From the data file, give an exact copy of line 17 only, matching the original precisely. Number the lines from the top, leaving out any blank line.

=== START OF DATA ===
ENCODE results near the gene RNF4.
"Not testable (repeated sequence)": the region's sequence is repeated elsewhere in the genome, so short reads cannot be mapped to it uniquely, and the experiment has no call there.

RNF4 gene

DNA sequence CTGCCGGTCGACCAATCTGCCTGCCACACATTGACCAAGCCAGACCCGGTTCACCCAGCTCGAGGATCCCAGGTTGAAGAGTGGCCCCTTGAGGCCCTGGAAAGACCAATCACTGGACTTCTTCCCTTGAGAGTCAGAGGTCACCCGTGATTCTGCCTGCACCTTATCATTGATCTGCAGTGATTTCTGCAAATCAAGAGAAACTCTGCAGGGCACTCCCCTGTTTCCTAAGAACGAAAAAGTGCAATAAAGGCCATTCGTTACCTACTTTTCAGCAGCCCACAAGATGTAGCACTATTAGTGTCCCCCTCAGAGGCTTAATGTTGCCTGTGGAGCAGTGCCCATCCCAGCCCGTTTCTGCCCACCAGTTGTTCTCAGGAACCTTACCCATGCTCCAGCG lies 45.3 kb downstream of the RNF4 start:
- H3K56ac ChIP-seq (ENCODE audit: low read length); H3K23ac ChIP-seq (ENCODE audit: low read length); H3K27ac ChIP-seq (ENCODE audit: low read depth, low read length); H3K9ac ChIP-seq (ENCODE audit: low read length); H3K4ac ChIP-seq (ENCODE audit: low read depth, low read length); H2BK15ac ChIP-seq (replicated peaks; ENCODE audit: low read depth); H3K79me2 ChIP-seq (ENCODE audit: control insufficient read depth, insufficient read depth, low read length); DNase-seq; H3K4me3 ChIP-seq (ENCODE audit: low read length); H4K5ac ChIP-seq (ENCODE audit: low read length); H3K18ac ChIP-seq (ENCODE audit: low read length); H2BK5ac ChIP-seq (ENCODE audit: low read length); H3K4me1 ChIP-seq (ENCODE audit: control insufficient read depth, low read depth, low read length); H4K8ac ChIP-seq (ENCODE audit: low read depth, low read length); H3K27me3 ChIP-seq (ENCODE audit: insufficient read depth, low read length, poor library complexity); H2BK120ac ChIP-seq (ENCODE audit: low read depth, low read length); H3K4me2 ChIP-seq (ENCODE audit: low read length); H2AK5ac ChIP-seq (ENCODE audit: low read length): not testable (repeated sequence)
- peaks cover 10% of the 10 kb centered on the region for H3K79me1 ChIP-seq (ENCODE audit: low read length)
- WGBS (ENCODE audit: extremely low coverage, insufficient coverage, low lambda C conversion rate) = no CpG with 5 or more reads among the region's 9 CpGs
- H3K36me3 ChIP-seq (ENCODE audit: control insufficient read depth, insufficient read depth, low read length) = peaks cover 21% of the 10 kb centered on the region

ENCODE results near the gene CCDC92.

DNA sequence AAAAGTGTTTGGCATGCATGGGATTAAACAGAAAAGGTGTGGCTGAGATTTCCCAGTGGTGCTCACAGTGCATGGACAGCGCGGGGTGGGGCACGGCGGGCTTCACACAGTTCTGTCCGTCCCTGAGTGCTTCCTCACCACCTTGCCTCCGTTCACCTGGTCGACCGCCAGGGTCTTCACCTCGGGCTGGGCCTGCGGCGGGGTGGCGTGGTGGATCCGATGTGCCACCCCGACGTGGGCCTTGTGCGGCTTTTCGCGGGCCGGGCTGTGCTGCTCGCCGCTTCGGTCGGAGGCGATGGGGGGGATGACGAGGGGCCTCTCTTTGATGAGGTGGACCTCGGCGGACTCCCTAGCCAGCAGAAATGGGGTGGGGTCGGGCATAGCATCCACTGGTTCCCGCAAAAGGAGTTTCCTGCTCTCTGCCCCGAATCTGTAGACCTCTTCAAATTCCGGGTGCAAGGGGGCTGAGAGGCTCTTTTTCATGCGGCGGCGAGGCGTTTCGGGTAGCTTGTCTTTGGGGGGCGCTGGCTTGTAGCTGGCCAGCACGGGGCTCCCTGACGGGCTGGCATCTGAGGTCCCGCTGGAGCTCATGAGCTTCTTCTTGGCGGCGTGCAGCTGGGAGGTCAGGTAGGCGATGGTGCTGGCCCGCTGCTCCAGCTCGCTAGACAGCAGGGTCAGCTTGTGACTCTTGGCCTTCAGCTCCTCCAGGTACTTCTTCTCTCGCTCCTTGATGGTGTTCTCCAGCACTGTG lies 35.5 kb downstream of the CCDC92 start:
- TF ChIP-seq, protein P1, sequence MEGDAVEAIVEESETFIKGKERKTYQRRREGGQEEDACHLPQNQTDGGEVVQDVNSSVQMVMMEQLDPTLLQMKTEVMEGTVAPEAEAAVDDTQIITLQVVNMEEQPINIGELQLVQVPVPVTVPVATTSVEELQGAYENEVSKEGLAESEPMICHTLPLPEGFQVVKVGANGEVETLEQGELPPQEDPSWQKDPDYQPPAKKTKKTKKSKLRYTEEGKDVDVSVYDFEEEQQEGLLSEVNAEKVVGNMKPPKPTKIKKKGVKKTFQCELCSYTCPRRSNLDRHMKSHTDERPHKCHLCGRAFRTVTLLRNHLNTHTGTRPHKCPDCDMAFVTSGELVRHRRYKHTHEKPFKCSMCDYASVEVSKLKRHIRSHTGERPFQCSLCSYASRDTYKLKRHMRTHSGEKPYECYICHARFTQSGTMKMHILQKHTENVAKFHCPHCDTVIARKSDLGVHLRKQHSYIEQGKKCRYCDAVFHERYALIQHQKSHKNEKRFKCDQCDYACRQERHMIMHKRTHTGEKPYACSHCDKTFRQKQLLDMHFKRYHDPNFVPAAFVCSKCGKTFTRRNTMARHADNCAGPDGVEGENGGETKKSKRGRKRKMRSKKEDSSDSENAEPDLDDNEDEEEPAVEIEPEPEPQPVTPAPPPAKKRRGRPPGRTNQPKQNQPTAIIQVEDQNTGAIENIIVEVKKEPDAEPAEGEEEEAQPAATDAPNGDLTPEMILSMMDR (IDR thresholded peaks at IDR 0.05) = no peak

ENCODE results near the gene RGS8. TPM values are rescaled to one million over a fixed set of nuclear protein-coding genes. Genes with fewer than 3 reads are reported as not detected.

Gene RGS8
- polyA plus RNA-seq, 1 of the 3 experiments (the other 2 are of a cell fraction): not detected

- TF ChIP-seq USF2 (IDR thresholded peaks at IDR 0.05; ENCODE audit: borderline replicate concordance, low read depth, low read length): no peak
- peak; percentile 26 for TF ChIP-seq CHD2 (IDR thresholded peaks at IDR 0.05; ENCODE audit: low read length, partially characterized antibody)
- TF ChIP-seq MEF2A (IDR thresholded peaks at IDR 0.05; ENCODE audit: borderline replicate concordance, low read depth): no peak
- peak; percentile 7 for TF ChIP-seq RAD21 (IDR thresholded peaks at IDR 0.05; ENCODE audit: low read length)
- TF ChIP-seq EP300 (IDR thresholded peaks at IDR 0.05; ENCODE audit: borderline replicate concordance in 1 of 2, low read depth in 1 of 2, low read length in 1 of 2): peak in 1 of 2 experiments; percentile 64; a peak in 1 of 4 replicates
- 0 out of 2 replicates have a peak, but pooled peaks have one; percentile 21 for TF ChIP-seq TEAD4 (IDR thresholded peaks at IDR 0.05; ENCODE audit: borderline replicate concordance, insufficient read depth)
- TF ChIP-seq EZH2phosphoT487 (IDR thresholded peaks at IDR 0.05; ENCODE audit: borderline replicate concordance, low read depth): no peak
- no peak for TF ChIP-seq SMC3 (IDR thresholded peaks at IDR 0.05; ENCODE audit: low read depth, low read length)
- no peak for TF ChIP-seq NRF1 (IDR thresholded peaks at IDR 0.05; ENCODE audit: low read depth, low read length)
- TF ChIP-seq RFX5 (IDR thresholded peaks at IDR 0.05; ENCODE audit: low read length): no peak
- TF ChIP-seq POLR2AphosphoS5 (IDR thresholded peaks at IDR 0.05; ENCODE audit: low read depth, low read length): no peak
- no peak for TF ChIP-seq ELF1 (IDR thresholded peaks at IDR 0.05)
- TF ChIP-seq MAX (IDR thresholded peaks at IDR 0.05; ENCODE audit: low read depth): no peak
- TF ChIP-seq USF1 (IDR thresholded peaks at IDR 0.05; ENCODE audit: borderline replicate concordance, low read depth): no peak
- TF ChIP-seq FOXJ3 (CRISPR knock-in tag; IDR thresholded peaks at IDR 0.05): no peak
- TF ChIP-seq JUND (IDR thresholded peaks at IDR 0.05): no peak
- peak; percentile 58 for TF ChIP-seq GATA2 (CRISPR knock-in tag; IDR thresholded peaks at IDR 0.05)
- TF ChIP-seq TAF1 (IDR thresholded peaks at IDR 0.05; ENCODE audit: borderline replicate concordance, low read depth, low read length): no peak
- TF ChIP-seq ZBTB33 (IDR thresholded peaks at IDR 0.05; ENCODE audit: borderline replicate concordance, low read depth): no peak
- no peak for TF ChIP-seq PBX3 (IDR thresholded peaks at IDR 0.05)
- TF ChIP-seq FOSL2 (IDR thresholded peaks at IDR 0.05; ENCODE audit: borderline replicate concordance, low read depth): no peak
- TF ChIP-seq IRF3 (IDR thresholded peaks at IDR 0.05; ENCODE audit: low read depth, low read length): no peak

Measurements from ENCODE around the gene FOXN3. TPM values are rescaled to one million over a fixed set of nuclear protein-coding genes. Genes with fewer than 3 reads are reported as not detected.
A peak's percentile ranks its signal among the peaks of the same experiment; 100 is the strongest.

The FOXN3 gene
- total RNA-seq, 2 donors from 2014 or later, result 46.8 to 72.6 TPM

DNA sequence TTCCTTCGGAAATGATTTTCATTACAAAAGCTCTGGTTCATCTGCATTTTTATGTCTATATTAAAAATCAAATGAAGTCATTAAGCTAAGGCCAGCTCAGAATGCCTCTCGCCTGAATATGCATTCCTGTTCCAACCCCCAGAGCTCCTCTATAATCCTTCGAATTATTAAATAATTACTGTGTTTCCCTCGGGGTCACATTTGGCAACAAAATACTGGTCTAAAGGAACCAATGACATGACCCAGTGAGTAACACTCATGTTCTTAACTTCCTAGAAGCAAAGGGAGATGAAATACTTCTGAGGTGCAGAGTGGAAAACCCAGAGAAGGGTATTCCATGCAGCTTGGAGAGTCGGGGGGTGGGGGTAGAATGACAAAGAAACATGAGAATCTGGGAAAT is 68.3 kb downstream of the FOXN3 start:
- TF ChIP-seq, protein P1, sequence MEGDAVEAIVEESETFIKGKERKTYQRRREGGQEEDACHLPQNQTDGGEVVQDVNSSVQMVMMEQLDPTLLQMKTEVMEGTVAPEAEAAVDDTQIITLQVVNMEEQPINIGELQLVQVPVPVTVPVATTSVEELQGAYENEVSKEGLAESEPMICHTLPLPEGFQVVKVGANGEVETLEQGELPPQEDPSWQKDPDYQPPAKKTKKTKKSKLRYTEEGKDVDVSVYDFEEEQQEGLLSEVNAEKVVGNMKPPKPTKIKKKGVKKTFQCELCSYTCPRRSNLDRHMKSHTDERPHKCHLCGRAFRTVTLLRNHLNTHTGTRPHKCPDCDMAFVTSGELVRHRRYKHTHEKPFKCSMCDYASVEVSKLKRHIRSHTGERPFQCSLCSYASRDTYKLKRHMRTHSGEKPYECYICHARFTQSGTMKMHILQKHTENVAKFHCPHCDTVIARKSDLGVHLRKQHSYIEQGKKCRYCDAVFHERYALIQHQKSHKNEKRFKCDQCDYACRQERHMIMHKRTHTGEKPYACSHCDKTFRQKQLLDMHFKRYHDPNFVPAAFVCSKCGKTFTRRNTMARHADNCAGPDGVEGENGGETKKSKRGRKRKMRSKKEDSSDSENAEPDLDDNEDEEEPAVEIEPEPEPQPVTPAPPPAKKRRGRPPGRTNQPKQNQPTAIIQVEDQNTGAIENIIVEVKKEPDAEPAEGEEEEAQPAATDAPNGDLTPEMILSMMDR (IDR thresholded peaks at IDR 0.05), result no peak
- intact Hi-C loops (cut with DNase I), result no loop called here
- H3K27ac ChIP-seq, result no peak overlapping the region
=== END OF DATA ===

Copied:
- TF ChIP-seq MEF2A (IDR thresholded peaks at IDR 0.05; ENCODE audit: borderline replicate concordance, low read depth): no peak